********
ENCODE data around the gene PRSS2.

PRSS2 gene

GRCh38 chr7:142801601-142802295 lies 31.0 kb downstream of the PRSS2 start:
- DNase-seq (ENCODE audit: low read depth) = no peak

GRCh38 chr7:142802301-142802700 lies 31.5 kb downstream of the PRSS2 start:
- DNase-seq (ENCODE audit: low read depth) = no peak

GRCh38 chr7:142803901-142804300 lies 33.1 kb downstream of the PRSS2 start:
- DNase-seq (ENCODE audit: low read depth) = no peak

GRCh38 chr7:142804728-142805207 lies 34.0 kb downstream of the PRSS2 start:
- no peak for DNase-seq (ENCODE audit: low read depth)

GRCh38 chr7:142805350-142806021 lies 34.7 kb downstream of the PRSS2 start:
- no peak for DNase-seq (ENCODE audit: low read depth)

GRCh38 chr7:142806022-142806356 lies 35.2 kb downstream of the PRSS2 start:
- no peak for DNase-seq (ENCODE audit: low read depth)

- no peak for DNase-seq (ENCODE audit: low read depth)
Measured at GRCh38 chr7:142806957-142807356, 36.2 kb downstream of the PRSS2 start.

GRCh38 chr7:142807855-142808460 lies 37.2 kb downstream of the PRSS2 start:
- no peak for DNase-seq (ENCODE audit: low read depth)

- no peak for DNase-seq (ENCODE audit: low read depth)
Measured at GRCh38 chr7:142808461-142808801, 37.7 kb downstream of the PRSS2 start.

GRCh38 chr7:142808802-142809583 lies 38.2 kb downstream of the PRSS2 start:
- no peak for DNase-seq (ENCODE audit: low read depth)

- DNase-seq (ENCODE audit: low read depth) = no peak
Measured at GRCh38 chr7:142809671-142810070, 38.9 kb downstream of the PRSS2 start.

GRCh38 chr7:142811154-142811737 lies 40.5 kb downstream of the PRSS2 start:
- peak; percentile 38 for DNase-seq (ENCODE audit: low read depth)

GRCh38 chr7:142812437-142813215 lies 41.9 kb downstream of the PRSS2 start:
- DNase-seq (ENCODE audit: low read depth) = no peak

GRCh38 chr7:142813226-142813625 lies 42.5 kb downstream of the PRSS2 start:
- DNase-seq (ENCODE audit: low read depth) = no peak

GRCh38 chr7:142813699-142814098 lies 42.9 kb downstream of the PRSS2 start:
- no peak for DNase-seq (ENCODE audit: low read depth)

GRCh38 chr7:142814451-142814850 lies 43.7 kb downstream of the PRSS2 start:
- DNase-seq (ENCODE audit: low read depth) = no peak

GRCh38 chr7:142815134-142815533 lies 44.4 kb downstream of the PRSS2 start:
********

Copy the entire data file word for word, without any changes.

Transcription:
ENCODE data around the gene PRSS2.

PRSS2 gene

GRCh38 chr7:142801601-142802295 lies 31.0 kb downstream of the PRSS2 start:
- DNase-seq (ENCODE audit: low read depth) = no peak

GRCh38 chr7:142802301-142802700 lies 31.5 kb downstream of the PRSS2 start:
- DNase-seq (ENCODE audit: low read depth) = no peak

GRCh38 chr7:142803901-142804300 lies 33.1 kb downstream of the PRSS2 start:
- DNase-seq (ENCODE audit: low read depth) = no peak

GRCh38 chr7:142804728-142805207 lies 34.0 kb downstream of the PRSS2 start:
- no peak for DNase-seq (ENCODE audit: low read depth)

GRCh38 chr7:142805350-142806021 lies 34.7 kb downstream of the PRSS2 start:
- no peak for DNase-seq (ENCODE audit: low read depth)

GRCh38 chr7:142806022-142806356 lies 35.2 kb downstream of the PRSS2 start:
- no peak for DNase-seq (ENCODE audit: low read depth)

- no peak for DNase-seq (ENCODE audit: low read depth)
Measured at GRCh38 chr7:142806957-142807356, 36.2 kb downstream of the PRSS2 start.

GRCh38 chr7:142807855-142808460 lies 37.2 kb downstream of the PRSS2 start:
- no peak for DNase-seq (ENCODE audit: low read depth)

- no peak for DNase-seq (ENCODE audit: low read depth)
Measured at GRCh38 chr7:142808461-142808801, 37.7 kb downstream of the PRSS2 start.

GRCh38 chr7:142808802-142809583 lies 38.2 kb downstream of the PRSS2 start:
- no peak for DNase-seq (ENCODE audit: low read depth)

- DNase-seq (ENCODE audit: low read depth) = no peak
Measured at GRCh38 chr7:142809671-142810070, 38.9 kb downstream of the PRSS2 start.

GRCh38 chr7:142811154-142811737 lies 40.5 kb downstream of the PRSS2 start:
- peak; percentile 38 for DNase-seq (ENCODE audit: low read depth)

GRCh38 chr7:142812437-142813215 lies 41.9 kb downstream of the PRSS2 start:
- DNase-seq (ENCODE audit: low read depth) = no peak

GRCh38 chr7:142813226-142813625 lies 42.5 kb downstream of the PRSS2 start:
- DNase-seq (ENCODE audit: low read depth) = no peak

GRCh38 chr7:142813699-142814098 lies 42.9 kb downstream of the PRSS2 start:
- no peak for DNase-seq (ENCODE audit: low read depth)

GRCh38 chr7:142814451-142814850 lies 43.7 kb downstream of the PRSS2 start:
- DNase-seq (ENCODE audit: low read depth) = no peak

GRCh38 chr7:142815134-142815533 lies 44.4 kb downstream of the PRSS2 start: